The Moral Composition of a Spyware Purveyor

DirectRevenue, possibly former adware/spyware purveyor, settled Federal Trade Commission (FTC) charges of unfair and deceptive trade practices of installing unwanted and unsolicited spyware unto consumers’ computers.

FTC Commissioner Jon Leibowitz voted against the deal because he alleges that DirectRevenue was still keeping about 20 million dollars in ill-gotten gains.

What is interesting is the mind set of DirectRevenue. Back in April 2006 a company spokesperson was quoted on the DirectRevenue web site as saying:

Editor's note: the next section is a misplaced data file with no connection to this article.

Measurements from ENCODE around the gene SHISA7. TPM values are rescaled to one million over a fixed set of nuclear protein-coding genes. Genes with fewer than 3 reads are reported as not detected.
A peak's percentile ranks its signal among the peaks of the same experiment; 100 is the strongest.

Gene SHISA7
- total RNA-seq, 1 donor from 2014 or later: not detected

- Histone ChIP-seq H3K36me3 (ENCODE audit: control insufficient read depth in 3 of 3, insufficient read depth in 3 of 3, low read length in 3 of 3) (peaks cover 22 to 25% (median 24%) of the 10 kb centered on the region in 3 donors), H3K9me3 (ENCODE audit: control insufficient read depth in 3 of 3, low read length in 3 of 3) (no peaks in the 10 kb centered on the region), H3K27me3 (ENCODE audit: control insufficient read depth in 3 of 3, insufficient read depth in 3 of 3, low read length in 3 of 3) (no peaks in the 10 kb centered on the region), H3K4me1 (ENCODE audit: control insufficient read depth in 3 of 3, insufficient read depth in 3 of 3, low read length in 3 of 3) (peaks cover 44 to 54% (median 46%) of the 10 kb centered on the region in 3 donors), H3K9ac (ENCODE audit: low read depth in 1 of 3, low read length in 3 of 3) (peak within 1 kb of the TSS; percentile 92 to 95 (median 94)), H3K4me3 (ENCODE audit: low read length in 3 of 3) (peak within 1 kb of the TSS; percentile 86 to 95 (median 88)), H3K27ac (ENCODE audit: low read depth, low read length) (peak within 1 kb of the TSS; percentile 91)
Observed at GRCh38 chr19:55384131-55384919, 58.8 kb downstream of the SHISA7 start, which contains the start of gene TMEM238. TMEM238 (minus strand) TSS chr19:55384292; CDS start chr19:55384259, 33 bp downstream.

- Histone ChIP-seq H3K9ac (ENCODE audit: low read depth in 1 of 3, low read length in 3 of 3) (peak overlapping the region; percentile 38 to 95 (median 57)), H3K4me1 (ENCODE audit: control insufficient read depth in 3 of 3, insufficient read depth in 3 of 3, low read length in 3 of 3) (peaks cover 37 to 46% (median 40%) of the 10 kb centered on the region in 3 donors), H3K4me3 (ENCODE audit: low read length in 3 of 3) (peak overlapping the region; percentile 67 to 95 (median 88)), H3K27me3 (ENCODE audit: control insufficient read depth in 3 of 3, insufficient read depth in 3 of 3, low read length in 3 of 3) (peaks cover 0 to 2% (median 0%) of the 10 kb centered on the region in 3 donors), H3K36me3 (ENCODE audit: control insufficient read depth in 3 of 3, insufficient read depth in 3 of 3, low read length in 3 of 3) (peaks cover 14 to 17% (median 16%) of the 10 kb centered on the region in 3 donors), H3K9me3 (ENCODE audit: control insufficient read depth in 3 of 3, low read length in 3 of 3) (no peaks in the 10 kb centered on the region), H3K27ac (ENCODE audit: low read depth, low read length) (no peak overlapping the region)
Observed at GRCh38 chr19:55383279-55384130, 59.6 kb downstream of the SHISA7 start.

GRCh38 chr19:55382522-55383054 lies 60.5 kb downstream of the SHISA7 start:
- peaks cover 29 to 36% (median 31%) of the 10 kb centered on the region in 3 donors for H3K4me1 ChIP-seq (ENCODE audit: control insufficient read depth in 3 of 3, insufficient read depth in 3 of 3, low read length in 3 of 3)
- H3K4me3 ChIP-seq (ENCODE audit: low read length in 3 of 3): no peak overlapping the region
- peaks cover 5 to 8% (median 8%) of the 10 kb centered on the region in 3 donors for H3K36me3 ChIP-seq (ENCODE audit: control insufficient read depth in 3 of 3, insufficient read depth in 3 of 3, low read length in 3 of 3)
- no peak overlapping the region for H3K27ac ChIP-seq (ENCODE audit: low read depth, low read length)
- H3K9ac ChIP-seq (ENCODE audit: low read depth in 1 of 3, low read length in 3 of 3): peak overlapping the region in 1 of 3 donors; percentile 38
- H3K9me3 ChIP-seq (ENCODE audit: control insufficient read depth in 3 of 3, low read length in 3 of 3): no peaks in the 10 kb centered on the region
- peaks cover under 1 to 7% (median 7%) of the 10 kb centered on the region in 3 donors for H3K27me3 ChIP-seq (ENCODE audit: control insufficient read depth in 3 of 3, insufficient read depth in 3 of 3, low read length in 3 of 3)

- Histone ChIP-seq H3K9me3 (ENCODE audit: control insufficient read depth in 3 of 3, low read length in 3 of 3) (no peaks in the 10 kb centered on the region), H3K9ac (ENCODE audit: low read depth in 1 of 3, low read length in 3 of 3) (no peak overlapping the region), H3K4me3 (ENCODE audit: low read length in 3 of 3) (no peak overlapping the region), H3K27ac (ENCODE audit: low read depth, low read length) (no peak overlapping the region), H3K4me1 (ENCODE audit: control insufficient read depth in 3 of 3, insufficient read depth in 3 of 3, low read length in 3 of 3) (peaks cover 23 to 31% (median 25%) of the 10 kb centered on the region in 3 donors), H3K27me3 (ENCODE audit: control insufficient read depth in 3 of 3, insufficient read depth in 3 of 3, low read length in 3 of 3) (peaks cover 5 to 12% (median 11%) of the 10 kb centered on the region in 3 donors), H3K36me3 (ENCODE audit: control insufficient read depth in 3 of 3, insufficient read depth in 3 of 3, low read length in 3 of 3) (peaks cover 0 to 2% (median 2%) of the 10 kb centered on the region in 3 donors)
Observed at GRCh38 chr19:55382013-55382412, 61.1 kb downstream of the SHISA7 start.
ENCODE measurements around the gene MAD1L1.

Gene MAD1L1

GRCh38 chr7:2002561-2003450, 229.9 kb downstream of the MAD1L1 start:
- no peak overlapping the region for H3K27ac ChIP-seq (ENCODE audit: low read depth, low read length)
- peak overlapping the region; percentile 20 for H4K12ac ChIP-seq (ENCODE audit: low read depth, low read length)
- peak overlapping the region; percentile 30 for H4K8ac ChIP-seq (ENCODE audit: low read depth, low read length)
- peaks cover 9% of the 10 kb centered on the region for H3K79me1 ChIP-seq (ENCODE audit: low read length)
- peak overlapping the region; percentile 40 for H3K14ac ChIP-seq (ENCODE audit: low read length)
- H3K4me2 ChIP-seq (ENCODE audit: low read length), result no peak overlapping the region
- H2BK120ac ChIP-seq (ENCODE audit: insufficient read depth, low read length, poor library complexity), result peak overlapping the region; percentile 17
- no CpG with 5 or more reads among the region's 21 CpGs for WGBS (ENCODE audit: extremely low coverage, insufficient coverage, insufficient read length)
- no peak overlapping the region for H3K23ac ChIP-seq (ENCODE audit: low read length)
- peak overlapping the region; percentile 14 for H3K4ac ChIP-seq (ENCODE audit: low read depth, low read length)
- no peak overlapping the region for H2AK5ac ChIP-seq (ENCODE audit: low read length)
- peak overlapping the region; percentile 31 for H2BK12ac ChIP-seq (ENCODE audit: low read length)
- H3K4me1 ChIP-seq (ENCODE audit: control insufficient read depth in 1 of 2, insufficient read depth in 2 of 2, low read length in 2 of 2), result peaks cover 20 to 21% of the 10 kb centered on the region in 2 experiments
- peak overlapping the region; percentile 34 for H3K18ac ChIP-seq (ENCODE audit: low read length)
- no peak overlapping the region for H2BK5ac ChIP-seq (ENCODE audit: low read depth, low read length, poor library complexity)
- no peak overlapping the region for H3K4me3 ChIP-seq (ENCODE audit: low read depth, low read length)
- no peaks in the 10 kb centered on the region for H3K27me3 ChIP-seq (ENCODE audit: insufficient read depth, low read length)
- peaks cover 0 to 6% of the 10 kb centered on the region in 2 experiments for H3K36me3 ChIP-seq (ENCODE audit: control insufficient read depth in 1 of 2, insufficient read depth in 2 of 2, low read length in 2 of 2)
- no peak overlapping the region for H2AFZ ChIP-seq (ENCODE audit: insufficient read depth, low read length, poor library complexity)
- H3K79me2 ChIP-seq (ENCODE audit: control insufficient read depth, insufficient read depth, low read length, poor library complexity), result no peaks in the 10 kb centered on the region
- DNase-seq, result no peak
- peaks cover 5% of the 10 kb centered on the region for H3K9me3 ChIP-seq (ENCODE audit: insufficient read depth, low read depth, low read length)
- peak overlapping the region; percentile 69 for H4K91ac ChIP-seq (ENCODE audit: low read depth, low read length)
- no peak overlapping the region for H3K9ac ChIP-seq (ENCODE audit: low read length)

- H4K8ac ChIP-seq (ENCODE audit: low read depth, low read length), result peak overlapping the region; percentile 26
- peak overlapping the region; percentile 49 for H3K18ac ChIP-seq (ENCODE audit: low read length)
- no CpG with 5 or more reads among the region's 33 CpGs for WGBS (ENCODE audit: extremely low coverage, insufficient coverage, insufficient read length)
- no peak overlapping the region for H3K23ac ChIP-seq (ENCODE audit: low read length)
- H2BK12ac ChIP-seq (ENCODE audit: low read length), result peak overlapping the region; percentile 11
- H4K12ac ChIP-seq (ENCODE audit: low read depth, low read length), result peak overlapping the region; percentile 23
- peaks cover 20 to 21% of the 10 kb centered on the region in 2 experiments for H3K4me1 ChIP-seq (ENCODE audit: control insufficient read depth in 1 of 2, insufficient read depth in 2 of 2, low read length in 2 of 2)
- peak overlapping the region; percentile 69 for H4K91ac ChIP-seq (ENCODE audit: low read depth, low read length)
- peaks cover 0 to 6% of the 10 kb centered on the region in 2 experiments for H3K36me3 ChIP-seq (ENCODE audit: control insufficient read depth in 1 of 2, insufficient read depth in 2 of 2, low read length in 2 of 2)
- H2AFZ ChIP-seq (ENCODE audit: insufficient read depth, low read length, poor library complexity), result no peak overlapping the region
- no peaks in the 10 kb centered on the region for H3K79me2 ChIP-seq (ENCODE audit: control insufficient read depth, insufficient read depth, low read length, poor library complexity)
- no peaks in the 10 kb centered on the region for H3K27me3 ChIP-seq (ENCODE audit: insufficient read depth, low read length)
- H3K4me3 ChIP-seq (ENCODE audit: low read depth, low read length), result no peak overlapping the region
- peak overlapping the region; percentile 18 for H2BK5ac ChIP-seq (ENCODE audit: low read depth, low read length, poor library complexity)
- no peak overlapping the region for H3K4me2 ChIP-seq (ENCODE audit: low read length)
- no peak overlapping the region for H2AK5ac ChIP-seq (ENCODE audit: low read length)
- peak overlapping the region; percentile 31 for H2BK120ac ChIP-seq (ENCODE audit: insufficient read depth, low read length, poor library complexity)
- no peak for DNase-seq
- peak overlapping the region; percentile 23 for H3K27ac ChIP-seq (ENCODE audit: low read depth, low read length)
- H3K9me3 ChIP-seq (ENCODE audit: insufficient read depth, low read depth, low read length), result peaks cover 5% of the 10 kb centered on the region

“This lawsuit is a baseless attempt by the Office of the Attorney General to rewrite the rules of the adware business. It focuses exclusively on the company’s past practices – practices we and other industry leaders changed long ago – and says not a word about what we’re doing today…” (

So, is this the model of a defense?

“Your honor, I stopped breaking into cars and houses people after those 20,000 incidents and the prosecutor is only focusing on what I did in the past, not what I do today. I am proud of 200 consecutive days without breaking and entering”

What a noble company this must be.

Randy Abrams
Director of Technical Education

Author , ESET

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